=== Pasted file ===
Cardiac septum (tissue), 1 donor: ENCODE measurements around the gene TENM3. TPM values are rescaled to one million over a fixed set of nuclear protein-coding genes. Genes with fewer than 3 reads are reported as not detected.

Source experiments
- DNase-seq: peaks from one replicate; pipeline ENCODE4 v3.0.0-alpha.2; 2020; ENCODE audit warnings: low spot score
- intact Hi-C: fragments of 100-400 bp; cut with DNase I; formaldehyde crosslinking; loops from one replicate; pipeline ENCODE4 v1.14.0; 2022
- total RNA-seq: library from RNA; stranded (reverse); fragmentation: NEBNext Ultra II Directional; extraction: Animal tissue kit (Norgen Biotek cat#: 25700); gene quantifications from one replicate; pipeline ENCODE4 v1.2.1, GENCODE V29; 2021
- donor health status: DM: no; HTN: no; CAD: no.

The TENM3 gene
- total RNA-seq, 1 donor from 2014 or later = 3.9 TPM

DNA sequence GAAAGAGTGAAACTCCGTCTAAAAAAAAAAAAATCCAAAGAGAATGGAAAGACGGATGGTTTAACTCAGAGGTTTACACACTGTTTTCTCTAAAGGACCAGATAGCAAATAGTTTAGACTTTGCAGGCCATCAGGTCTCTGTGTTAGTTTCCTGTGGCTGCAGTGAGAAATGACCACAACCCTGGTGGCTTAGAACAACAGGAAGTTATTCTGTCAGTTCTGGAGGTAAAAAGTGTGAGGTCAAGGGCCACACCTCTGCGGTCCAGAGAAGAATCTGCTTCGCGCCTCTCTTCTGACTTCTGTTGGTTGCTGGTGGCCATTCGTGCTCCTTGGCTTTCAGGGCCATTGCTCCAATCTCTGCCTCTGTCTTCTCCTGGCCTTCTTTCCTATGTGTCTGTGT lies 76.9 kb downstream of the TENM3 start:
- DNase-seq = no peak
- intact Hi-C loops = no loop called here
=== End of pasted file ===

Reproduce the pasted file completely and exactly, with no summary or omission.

Cardiac septum (tissue), 1 donor: ENCODE measurements around the gene TENM3. TPM values are rescaled to one million over a fixed set of nuclear protein-coding genes. Genes with fewer than 3 reads are reported as not detected.

Source experiments
- DNase-seq: peaks from one replicate; pipeline ENCODE4 v3.0.0-alpha.2; 2020; ENCODE audit warnings: low spot score
- intact Hi-C: fragments of 100-400 bp; cut with DNase I; formaldehyde crosslinking; loops from one replicate; pipeline ENCODE4 v1.14.0; 2022
- total RNA-seq: library from RNA; stranded (reverse); fragmentation: NEBNext Ultra II Directional; extraction: Animal tissue kit (Norgen Biotek cat#: 25700); gene quantifications from one replicate; pipeline ENCODE4 v1.2.1, GENCODE V29; 2021
- donor health status: DM: no; HTN: no; CAD: no.

The TENM3 gene
- total RNA-seq, 1 donor from 2014 or later = 3.9 TPM

DNA sequence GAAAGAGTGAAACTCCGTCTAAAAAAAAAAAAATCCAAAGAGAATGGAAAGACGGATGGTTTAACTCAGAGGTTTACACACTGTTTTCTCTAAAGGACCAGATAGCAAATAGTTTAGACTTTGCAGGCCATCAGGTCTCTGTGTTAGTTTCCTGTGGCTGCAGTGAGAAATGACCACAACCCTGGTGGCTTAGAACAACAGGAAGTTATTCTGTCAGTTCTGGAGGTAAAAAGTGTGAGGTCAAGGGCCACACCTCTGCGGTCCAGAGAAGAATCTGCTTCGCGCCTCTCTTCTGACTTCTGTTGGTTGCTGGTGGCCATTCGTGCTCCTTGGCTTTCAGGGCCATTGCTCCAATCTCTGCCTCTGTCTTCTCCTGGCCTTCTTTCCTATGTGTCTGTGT lies 76.9 kb downstream of the TENM3 start:
- DNase-seq = no peak
- intact Hi-C loops = no loop called here